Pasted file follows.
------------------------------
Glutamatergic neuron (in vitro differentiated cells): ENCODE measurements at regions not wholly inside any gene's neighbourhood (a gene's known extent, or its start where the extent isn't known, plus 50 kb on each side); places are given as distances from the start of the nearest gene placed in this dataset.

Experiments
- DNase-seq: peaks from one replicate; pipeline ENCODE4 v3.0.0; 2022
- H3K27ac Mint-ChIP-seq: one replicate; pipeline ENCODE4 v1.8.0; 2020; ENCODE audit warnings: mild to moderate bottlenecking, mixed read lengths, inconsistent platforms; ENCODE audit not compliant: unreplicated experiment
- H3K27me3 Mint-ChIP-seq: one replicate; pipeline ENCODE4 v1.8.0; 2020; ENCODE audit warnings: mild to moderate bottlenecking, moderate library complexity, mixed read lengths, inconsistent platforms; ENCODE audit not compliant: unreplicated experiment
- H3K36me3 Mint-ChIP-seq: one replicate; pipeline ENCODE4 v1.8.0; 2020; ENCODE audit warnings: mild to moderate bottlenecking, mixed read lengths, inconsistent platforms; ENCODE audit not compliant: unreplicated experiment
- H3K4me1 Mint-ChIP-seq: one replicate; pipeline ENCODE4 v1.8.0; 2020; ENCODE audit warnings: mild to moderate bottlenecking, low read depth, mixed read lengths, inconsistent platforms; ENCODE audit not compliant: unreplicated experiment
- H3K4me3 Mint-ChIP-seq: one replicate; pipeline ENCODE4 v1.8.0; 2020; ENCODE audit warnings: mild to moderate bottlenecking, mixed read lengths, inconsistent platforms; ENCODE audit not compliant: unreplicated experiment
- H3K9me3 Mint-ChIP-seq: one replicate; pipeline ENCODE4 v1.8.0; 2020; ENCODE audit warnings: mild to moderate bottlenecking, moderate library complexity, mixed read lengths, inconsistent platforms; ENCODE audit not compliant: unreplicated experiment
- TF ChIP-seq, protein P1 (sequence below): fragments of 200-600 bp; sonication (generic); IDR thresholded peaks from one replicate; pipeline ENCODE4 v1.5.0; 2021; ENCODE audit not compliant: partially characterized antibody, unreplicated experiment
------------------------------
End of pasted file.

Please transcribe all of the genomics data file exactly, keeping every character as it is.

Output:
Glutamatergic neuron (in vitro differentiated cells): ENCODE measurements at regions not wholly inside any gene's neighbourhood (a gene's known extent, or its start where the extent isn't known, plus 50 kb on each side); places are given as distances from the start of the nearest gene placed in this dataset.

Experiments
- DNase-seq: peaks from one replicate; pipeline ENCODE4 v3.0.0; 2022
- H3K27ac Mint-ChIP-seq: one replicate; pipeline ENCODE4 v1.8.0; 2020; ENCODE audit warnings: mild to moderate bottlenecking, mixed read lengths, inconsistent platforms; ENCODE audit not compliant: unreplicated experiment
- H3K27me3 Mint-ChIP-seq: one replicate; pipeline ENCODE4 v1.8.0; 2020; ENCODE audit warnings: mild to moderate bottlenecking, moderate library complexity, mixed read lengths, inconsistent platforms; ENCODE audit not compliant: unreplicated experiment
- H3K36me3 Mint-ChIP-seq: one replicate; pipeline ENCODE4 v1.8.0; 2020; ENCODE audit warnings: mild to moderate bottlenecking, mixed read lengths, inconsistent platforms; ENCODE audit not compliant: unreplicated experiment
- H3K4me1 Mint-ChIP-seq: one replicate; pipeline ENCODE4 v1.8.0; 2020; ENCODE audit warnings: mild to moderate bottlenecking, low read depth, mixed read lengths, inconsistent platforms; ENCODE audit not compliant: unreplicated experiment
- H3K4me3 Mint-ChIP-seq: one replicate; pipeline ENCODE4 v1.8.0; 2020; ENCODE audit warnings: mild to moderate bottlenecking, mixed read lengths, inconsistent platforms; ENCODE audit not compliant: unreplicated experiment
- H3K9me3 Mint-ChIP-seq: one replicate; pipeline ENCODE4 v1.8.0; 2020; ENCODE audit warnings: mild to moderate bottlenecking, moderate library complexity, mixed read lengths, inconsistent platforms; ENCODE audit not compliant: unreplicated experiment
- TF ChIP-seq, protein P1 (sequence below): fragments of 200-600 bp; sonication (generic); IDR thresholded peaks from one replicate; pipeline ENCODE4 v1.5.0; 2021; ENCODE audit not compliant: partially characterized antibody, unreplicated experiment